·         Will my friends and family need to take time away from work to be with me?

·         How much will my insurance pay for these treatments?

·         What portion of the treatment and medication will my insurance cover?

·         What will my out-of-pocket costs be?

·         How does my diagnosis affect my life insurance?

9. Fight stigmas

A cancer diagnosis comes with some stigmas. For instance, some may worry if your cancer is contagious, while your co-workers might worry if it’ll allow you to do your job efficiently. The questions and fears will be endless, and you’ll have to decide how you want to deal with others’ behaviours towards you.

By and large, people will take their cues from you. So just make sure you remind friends that even though a cancer diagnosis is a scary part of your life, it shouldn’t make them feel uncomfortable to be around you.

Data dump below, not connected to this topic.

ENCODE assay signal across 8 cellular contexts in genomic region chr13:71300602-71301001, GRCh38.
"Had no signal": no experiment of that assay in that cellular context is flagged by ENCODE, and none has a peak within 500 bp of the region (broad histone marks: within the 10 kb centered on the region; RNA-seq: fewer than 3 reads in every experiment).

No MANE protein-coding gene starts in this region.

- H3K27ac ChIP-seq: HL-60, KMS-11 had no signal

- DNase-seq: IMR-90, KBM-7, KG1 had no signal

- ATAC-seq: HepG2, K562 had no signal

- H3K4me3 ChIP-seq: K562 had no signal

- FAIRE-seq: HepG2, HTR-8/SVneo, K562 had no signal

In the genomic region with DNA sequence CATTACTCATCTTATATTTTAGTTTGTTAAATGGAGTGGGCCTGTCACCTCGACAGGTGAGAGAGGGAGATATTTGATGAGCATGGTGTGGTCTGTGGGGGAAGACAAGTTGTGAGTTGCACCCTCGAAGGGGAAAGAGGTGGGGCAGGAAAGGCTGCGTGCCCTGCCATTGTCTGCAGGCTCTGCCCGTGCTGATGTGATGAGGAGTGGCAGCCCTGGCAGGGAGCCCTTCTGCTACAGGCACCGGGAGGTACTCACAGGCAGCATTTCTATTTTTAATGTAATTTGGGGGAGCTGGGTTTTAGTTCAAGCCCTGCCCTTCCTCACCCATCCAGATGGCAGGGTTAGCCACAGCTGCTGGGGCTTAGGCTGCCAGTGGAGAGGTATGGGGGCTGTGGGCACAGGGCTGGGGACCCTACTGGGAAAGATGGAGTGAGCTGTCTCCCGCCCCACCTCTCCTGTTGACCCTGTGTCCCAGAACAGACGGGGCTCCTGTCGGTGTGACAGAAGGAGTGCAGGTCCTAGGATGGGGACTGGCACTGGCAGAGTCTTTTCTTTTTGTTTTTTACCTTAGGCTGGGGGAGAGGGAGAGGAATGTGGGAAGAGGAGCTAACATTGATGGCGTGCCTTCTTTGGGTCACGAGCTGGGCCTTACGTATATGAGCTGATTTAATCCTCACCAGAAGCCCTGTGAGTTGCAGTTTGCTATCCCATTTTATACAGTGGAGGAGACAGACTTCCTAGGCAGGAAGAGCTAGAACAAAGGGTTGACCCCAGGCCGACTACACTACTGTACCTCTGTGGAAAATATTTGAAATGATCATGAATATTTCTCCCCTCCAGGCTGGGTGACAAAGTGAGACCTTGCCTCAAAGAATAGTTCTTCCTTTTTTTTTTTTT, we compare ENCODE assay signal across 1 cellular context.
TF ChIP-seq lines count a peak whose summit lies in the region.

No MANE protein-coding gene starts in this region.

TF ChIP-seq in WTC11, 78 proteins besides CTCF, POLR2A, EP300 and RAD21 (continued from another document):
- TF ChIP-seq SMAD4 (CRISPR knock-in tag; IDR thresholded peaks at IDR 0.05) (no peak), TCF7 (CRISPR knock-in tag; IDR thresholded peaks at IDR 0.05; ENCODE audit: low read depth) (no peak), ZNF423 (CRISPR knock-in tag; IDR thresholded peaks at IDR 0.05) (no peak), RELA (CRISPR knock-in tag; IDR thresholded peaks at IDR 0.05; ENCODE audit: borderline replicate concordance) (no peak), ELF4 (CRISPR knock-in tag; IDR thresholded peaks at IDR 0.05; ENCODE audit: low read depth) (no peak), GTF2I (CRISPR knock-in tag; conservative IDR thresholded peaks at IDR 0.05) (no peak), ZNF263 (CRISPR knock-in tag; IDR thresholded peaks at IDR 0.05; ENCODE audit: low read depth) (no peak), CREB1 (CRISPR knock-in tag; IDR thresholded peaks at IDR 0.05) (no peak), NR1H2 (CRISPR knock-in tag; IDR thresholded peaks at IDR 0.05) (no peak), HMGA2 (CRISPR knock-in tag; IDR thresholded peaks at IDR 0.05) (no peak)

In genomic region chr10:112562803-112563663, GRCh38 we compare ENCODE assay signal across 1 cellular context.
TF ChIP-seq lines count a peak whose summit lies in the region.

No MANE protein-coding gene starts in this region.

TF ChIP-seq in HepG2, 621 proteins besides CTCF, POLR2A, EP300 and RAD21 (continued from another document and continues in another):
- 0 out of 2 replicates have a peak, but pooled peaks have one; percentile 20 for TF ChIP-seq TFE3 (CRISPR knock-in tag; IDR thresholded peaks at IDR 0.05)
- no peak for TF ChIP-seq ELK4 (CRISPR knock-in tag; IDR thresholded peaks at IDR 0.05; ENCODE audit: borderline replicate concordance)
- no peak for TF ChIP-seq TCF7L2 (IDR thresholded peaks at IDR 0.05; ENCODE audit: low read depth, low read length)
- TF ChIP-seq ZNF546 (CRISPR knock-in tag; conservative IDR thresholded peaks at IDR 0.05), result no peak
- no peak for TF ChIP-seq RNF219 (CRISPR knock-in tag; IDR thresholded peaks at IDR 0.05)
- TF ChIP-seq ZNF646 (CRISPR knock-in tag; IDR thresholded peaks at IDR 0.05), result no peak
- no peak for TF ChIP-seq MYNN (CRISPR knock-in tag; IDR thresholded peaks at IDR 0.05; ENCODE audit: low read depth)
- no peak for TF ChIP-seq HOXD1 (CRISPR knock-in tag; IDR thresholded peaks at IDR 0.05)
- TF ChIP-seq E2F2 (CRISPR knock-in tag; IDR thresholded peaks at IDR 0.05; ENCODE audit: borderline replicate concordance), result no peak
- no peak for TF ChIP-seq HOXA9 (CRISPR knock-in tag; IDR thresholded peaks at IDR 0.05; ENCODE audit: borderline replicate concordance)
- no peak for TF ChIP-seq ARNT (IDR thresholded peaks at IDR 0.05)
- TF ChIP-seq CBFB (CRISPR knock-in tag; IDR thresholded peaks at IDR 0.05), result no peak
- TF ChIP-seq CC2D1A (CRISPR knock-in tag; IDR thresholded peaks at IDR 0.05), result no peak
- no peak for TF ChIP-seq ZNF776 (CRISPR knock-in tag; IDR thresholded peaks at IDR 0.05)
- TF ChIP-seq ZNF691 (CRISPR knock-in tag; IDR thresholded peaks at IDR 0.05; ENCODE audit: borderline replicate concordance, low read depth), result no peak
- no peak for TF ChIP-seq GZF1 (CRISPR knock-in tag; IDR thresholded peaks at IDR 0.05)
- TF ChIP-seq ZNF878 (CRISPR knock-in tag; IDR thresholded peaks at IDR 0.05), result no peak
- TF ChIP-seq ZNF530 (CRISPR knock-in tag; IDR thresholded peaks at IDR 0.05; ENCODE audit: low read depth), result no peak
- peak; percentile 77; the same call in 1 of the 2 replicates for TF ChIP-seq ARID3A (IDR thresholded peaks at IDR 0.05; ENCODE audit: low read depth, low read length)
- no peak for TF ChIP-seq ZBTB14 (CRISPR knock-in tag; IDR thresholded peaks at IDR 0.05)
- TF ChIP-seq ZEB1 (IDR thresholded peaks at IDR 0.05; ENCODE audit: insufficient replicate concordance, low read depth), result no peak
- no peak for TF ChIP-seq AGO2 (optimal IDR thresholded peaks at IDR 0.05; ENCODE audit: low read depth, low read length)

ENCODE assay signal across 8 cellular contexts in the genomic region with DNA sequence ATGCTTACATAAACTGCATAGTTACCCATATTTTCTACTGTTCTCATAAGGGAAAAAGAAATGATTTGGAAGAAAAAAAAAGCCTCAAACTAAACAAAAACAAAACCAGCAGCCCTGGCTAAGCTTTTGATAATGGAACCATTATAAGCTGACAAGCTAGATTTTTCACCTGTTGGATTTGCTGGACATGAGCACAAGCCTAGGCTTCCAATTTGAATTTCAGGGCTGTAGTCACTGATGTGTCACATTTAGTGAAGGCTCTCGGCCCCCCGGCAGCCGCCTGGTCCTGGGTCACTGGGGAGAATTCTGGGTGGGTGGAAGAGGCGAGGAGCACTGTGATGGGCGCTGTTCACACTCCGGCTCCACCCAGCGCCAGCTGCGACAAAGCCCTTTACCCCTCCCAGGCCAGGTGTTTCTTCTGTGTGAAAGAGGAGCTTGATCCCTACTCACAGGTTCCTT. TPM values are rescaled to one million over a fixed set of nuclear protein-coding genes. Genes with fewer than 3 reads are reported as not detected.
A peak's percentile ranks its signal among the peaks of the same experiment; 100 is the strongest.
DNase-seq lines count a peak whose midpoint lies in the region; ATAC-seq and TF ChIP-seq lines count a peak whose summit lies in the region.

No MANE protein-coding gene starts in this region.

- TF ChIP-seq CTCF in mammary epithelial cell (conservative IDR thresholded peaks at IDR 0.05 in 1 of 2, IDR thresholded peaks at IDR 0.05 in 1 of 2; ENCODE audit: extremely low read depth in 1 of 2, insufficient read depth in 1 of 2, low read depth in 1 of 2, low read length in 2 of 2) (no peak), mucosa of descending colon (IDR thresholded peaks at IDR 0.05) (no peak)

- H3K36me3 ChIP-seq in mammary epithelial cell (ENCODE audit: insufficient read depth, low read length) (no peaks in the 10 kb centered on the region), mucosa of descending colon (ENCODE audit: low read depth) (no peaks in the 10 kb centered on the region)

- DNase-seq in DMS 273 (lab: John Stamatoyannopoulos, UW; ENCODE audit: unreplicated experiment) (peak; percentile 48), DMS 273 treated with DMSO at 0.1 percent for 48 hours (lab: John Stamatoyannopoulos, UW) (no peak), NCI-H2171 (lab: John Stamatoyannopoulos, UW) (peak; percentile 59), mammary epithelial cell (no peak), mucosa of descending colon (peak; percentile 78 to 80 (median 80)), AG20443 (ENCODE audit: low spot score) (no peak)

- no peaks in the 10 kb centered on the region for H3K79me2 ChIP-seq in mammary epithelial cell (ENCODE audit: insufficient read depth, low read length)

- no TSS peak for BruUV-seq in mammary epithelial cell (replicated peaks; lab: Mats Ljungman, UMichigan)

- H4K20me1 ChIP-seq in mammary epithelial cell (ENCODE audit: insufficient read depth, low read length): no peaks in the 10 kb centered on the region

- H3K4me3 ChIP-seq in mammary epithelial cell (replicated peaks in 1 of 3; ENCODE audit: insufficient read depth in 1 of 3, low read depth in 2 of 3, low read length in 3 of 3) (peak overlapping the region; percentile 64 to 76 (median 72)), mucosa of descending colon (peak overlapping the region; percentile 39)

Also read: Bust the stigmas against cervical cancer

10. Develop a coping mechanism – relaxation strategies, keep a journal, set aside some time for self-preservation)

Just as cancer treatments are unique to a person, so is the coping strategy. You could try:

·         Meditation, or other relaxation techniques.

·         Talking and sharing your feelings with your family, friends, counsellor or your support group.

·         Organize your thoughts by using a journal.

·         When faced with a difficult decision, list the pros and cons of each choice.

·         Set aside time to be alone.